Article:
Traditional IRAs have a Required Minimum Distribution (RMD) that goes into effect once you’re later in retirement. A RMD is the amount of money you must withdraw from a traditional IRA each year. It’s calculated by the IRS and takes into account your IRAs remaining balance(s) as well as your life expectancy.
Your first RMD must be taken no later than April 1, 2024 after you turn age 73 starting on January 1, 2023. Failure to withdraw the specified value annually results in paying the original taxes owed, plus a 25% excise tax penalty. The 25% excise tax can be reduced to 10% if you correct the failure in a timely manner. After the first year, you’re required to take out your RMD annually by December 31st.
Mistake 7: Rollover mistakes and losing money
At some point, you may find yourself needing to move retirement funds around in some way, so it’s important to know how to do so without paying penalties or taxes. When it comes to your IRAs, you can transfer, rollover or conduct a conversion of your retirement money.
A transfer moves funds from one account to another account of the same type (a Roth IRA at one financial institution to a Roth IRA at a different institution) without taxes. A rollover moves funds from one account to a similarly registered account or to a different type of account (such as a 401(k) to a traditional IRA). Finally, a conversion changes a traditional IRA to a Roth IRA resulting in paying taxes on any untaxed amounts.
If done improperly, rolling over funds can leave you with a heftier tax bill, early withdrawal fees and/or penalties. Consulting with a tax professional or financial planner can typically help you to avoid money-moving mistakes and have your funds in the types of accounts that offer the most benefits for your financial situation.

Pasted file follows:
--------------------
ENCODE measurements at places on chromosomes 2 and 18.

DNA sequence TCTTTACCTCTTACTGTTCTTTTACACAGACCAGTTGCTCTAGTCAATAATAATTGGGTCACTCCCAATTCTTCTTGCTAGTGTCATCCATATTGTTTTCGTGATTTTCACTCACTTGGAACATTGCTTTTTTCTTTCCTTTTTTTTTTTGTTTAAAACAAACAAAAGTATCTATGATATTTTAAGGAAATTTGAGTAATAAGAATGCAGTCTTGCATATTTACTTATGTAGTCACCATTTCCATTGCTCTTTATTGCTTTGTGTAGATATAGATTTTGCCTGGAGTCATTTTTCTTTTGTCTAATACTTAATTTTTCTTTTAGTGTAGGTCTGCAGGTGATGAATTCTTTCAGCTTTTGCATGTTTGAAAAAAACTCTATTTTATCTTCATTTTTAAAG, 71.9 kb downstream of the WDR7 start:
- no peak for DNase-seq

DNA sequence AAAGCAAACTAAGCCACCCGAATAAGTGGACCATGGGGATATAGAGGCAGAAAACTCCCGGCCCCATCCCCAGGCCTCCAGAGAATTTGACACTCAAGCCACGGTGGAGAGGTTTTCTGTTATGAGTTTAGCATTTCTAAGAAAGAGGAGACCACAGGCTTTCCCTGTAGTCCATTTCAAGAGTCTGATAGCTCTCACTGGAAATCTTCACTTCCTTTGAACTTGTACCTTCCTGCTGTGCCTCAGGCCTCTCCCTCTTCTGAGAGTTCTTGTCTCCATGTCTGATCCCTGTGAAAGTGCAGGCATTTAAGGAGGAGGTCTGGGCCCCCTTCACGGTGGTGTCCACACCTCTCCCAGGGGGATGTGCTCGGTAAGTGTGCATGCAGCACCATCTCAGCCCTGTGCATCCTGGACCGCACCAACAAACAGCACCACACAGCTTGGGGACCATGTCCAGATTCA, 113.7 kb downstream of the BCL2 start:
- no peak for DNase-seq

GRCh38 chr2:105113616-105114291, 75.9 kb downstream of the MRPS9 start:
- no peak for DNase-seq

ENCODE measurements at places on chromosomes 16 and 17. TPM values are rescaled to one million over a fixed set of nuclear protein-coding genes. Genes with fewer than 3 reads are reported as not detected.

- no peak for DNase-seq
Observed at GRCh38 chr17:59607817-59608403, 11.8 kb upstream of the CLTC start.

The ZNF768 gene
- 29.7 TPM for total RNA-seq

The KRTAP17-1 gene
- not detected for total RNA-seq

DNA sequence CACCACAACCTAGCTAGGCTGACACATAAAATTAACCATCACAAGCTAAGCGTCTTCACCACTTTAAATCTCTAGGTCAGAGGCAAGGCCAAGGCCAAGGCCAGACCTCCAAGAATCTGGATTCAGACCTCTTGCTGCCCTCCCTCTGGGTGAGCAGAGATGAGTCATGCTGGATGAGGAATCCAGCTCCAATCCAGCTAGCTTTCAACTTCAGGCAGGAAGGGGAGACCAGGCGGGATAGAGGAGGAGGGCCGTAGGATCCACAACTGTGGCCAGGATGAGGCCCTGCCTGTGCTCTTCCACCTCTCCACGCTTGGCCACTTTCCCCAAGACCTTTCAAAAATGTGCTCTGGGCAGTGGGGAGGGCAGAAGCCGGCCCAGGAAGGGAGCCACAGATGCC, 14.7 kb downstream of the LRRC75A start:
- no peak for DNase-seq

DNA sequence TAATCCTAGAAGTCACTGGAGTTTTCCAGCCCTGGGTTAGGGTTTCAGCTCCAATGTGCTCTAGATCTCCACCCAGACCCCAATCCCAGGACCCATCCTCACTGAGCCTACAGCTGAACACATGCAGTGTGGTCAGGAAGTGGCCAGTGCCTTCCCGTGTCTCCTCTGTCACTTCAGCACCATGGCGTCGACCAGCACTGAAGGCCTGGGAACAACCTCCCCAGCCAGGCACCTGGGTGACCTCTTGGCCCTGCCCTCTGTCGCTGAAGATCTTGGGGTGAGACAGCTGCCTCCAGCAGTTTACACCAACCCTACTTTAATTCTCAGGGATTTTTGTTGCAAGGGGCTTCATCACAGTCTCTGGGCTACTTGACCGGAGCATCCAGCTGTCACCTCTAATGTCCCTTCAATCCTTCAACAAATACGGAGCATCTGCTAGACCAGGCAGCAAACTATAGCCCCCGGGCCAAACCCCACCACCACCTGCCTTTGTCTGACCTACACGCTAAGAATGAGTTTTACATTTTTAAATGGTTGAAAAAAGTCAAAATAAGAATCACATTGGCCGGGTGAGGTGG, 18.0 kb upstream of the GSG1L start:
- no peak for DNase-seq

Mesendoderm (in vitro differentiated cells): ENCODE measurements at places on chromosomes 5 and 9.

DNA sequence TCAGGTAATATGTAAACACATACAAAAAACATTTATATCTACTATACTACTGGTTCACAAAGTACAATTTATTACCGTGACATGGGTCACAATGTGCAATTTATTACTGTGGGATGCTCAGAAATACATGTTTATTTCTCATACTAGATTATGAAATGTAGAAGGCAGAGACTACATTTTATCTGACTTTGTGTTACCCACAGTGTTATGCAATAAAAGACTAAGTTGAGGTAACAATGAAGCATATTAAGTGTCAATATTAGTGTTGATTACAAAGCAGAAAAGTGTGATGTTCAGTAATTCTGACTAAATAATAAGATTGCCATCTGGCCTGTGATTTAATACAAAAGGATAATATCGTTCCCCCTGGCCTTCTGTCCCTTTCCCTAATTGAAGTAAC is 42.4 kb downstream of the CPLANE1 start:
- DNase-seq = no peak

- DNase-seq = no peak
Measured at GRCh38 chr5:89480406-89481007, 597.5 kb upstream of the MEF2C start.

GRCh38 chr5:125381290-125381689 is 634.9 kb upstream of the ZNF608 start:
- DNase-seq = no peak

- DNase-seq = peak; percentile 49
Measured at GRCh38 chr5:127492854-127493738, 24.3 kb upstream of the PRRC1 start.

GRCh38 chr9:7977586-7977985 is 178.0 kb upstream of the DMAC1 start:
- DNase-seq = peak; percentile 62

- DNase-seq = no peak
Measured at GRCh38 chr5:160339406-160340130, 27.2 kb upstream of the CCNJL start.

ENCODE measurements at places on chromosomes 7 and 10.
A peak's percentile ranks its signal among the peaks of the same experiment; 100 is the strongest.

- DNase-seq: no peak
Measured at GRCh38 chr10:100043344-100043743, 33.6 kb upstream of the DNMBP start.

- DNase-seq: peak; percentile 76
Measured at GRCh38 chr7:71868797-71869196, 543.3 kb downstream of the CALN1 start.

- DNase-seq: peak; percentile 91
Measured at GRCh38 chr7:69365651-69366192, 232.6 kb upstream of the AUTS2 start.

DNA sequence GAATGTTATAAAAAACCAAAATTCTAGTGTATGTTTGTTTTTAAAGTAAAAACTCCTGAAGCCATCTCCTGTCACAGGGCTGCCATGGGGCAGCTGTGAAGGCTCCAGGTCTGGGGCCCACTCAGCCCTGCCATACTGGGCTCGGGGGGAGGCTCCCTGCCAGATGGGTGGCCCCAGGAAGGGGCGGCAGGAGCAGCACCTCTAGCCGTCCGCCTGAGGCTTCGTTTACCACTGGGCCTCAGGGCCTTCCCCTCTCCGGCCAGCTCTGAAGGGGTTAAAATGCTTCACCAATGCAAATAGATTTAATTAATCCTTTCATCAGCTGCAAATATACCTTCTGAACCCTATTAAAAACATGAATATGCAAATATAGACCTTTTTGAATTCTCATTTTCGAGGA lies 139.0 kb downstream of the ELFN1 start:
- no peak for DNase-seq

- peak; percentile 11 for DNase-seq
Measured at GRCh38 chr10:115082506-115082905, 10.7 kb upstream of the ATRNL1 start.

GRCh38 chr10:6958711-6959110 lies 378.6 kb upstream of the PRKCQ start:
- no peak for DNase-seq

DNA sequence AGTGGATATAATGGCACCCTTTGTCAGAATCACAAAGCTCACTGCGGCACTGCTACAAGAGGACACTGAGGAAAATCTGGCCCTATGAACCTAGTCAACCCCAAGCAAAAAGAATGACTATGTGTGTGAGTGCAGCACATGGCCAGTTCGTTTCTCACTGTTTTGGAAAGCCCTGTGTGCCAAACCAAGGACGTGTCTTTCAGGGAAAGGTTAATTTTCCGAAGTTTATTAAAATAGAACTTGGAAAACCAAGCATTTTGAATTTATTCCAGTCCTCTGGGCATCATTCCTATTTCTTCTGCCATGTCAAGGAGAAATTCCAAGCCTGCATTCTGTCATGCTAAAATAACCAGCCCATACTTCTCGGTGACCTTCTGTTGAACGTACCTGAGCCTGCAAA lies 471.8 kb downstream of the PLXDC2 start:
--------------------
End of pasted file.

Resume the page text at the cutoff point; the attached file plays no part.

Mistake 8: Forgetting your beneficiaries
Just like with your other bank and finance accounts, it’s important to have a beneficiary, a designated person to whom those assets will go to when you pass away. Not the most fun task, but all the same important. Without a named beneficiary, you leave loved ones to sort out your finances.
Unlike a 401(k) plan, where you’re often required to name your spouse as a beneficiary, an IRA typically allows you to name anyone (unless state laws say otherwise), and you can often name more than one person.
Mistake 9: Not seeking advice on an inherited IRA
If you are the beneficiary of a spouse or other loved one’s IRA, there are some key things to know before making any moves with that money. Rules and regulations are different for inherited IRAs than those for your own IRAs.
You’ve got a variety of options depending on your relationship to the person who passed, their age and other factors. With these complexities in mind, it will serve you well to consult a financial or estate planner to narrow down your options and determine the best path based on your goals.
Mistake 10: Missing out on a backdoor Roth IRA
A backdoor Roth IRA isn’t another type of account, it’s a strategy typically used by high-income earners who exceed Roth IRA income limits. This approach converts a traditional IRA to a Roth IRA in one of three ways:
Contribute funds to a traditional IRA then roll them over to a Roth IRA (there is no cap on how much you can roll over at one time, although the IRS has more complicated pro-rata rules that apply).
Convert your entire traditional IRA to a Roth IRA
Roll over a 401(k) account to a Roth IRA (if your employer allows it)
As long as it’s done correctly, a backdoor Roth IRA is legitimate. You’ll still need to pay taxes on any money in your traditional IRA that hasn’t been taxed.
IRAs may seem like a simple way to shelter your money from taxes and capital gains at first, but the devil is in the details when it comes to your retirement savings. Strengthen your knowledge so you can avoid these common mistakes and become a savvy saver from the moment you open your IRA.